The November 2018 agreement foreshadows potential public health solutions, but a malaria prevention program is only as effective as the data that are collected and reported. Thus, it is crucial for North and South Korea to cooperate in establishing standardized indicators or methods for malaria surveillance, particularly along the DMZ, perhaps as part of the liaison office at Kaesong. The source of infections may be difficult to identify, but facilitating cross-border partnerships will be highly beneficial in synthesizing existing data from all surveillance systems regionally in real-time and analyzing data to produce rapid response strategies. This would allow both countries to implement an effective malaria surveillance system that provides customized output solutions to healthcare stakeholders at local, national, and international levels that help facilitate evidence-based health policies.
Surveillance, Surveillance, Surveillance
Surveillance is the key to malaria control and eradication, and more information is needed on the origin of malaria cases in Korea before an evidence-based public health strategy can be executed. A strong malaria control program would also feature cross-border data sharing derived from improved surveillance. The model below proposes a surveillance system that could be used in the cross-border region (Figure 3). This model would not only provide real-time information on malaria cases at all healthcare administrative levels, thereby fostering cooperation and overcoming the limitations of traditional reporting structures; it would also create a shared central database including information on malaria cases, climate, spatial extent of mosquito larval habitats, census information, human movement, social networks, and parasite genotyping. One strategy to address the controversial issue of sharing information on human movement and social networks would be to limit such information to specific malaria cases.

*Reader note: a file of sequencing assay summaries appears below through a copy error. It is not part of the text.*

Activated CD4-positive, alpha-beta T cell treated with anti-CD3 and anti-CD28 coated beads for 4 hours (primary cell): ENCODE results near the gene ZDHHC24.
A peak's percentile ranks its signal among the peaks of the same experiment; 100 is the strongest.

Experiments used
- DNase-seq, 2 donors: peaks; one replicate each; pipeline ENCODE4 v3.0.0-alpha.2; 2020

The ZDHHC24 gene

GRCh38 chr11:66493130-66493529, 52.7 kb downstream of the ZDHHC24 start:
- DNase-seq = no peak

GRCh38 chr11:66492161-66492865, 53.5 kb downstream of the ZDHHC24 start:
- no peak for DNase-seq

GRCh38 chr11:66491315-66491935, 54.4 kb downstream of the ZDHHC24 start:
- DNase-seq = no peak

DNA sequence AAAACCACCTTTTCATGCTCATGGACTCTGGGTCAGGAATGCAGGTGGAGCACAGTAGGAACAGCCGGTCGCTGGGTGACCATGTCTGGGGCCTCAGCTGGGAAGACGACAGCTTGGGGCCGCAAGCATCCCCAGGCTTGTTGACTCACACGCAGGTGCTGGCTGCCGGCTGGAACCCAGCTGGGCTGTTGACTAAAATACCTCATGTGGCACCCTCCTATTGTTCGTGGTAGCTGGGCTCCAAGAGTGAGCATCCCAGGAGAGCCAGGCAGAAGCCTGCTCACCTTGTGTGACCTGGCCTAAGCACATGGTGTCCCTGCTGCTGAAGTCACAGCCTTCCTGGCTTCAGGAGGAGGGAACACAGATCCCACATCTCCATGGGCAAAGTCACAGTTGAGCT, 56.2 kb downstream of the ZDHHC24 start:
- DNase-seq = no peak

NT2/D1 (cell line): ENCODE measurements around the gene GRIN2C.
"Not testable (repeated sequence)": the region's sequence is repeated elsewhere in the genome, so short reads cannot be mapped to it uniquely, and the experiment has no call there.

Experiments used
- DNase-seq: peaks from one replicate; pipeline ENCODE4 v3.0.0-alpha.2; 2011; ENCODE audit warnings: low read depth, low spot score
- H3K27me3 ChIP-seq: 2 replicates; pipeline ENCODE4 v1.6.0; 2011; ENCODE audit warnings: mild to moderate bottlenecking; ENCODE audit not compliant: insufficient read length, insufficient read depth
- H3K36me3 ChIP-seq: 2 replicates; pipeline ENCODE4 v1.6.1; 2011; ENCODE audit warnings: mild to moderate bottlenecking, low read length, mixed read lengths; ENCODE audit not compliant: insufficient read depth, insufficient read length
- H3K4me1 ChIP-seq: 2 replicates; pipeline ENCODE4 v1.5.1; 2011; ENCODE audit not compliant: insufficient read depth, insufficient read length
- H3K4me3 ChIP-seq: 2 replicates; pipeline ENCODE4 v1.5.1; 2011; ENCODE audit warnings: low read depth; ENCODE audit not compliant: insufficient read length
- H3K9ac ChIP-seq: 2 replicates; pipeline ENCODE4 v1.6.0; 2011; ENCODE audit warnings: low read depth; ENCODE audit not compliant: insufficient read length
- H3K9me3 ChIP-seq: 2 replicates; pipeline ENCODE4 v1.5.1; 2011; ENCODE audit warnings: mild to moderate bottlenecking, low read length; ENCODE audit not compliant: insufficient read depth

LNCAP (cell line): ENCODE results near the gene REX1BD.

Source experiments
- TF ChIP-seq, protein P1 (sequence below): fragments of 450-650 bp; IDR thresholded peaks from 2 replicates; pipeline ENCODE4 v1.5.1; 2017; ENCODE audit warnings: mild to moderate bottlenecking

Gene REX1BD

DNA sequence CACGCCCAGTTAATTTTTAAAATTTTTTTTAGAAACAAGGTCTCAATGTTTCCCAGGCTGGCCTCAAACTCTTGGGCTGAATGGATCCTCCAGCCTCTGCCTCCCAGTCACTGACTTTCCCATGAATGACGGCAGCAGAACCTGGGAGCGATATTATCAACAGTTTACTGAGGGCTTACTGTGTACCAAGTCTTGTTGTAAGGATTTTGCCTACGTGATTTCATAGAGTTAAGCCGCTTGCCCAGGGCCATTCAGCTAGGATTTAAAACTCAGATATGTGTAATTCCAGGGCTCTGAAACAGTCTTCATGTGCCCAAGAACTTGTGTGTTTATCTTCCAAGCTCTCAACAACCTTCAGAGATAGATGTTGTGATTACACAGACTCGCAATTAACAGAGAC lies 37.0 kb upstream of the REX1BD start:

In the final analysis, the two countries are fighting the same deadly infectious disease. It is imperative, therefore, that they overcome political challenges to ensure the greatest amount of cooperation in addressing epidemiological, ecological, and geographical factors that all contribute to the malaria epidemic across the Korean Peninsula.
Table 1. A timeline of the status of cooperation between ROK and DPRK on joint antimalarial efforts.
Figure 1. Estimated malaria cases in the ROK and DPRK.
Figure 2. Funding for malaria control in the DPRK by Global Fund.
Figure 3. Cross-border malaria surveillance model across the Korean Peninsula.
We would like to thank Ye Jin Kang of Engage Korea, Elizabeth Park and Jin Qiu for providing their support, comments and suggestions throughout the course of this article.